While we talked, a meteorological miracle transpired: Berliner Luft flew in. When I walked out of the hotel atrium, I found that things had mercifully and quite remarkably cooled off.
The condition of the Quite Remarkable, as it happens, continued to be a distinguishing condition of the St. Louis orchestra’s playing.
Having come off aesthetic and personal highs pumped by tumultuous applause that seemed about to blow the roof off the Royal Albert Hall on Tuesday night, one might expect physics to mess with emotions and to bring down with a thud what only hours before had been magnificently ascendant.
None of that was the case. As we rolled out by bus to Heathrow, orchestra members I encountered may have been sleepy, but mellow was the mood of the moment. Some were even feisty when, in the inspection queue at the airport, they began talking shop with and making plans to hang out with members of the London Symphony Orchestra. All the musicians were headed for Berlin and the Philharmonie.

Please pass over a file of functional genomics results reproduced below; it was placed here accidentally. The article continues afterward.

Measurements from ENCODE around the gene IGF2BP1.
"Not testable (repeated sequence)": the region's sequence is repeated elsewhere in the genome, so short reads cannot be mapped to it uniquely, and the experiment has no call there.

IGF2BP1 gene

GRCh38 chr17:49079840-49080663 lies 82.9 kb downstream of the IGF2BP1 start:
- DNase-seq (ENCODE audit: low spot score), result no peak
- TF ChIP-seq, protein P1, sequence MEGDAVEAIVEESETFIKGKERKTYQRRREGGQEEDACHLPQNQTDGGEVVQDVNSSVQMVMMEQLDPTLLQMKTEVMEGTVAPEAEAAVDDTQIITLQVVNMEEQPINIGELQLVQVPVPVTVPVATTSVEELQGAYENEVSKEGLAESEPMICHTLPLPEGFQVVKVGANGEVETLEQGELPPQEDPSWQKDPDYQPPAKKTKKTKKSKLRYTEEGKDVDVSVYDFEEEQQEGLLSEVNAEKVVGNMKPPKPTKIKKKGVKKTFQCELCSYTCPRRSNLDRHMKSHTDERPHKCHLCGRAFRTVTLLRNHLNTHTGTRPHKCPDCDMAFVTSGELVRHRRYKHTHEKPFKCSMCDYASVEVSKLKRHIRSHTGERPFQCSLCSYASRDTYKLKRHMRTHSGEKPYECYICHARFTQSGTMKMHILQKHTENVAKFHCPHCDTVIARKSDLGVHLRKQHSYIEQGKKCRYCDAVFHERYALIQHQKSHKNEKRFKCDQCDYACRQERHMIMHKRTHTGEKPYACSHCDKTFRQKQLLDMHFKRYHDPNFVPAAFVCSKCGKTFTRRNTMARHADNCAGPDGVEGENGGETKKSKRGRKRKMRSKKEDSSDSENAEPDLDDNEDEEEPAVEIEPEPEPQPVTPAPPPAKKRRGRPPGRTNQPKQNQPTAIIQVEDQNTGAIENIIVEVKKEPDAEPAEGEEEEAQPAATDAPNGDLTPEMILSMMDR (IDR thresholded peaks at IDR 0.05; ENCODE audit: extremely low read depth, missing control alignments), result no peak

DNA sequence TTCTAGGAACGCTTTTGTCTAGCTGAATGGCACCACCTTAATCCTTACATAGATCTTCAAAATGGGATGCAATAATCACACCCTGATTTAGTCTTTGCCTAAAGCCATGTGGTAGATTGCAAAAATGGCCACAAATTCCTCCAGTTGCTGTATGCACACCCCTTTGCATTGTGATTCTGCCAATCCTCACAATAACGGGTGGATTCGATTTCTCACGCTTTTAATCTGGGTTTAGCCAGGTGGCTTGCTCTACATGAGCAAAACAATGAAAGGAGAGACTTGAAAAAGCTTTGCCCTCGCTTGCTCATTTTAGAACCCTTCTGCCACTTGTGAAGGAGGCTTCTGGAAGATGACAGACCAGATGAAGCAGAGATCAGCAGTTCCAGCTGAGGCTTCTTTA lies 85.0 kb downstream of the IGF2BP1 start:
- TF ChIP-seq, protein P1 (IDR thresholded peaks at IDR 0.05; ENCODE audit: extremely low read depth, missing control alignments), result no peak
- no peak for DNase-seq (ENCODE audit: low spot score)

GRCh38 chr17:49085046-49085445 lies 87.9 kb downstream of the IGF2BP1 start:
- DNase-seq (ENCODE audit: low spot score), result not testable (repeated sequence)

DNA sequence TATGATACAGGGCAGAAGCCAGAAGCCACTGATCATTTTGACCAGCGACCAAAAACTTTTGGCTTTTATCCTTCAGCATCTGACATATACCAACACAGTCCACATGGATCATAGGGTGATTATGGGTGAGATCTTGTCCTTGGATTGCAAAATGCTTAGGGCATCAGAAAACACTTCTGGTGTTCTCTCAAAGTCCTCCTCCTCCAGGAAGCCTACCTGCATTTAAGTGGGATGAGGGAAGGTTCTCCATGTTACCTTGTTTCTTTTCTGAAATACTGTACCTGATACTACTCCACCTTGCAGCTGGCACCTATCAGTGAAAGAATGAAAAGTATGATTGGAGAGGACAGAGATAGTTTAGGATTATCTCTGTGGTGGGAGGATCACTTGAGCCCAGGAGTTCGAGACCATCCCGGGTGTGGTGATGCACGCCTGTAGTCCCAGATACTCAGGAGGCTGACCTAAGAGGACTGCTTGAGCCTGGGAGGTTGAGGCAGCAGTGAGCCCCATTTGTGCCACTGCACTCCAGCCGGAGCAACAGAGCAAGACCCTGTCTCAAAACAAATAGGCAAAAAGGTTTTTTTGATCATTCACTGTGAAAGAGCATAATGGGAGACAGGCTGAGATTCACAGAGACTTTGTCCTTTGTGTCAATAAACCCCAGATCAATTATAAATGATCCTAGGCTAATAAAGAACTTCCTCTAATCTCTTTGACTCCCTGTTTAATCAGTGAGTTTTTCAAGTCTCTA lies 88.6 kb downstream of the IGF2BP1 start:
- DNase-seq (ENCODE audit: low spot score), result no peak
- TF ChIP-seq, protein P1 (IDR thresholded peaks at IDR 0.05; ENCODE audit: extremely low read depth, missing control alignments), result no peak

St. Louis’s concert on Wednesday was first. At the party in Freidrichstrasse, a Berliner Philharmoniker regular said there is an attitude at the Philharmonie that if you can “make it” with the highly educated and thoroughly informed Berlin audience, you can make it anywhere.
Judging from audience reaction Wednesday evening, the orchestra – after a 14-year absence on the European tour circuit -- has made it, scoring high “A”s with its diverse and eclectic repertory and its skillful, nuanced and thrilling musicianship.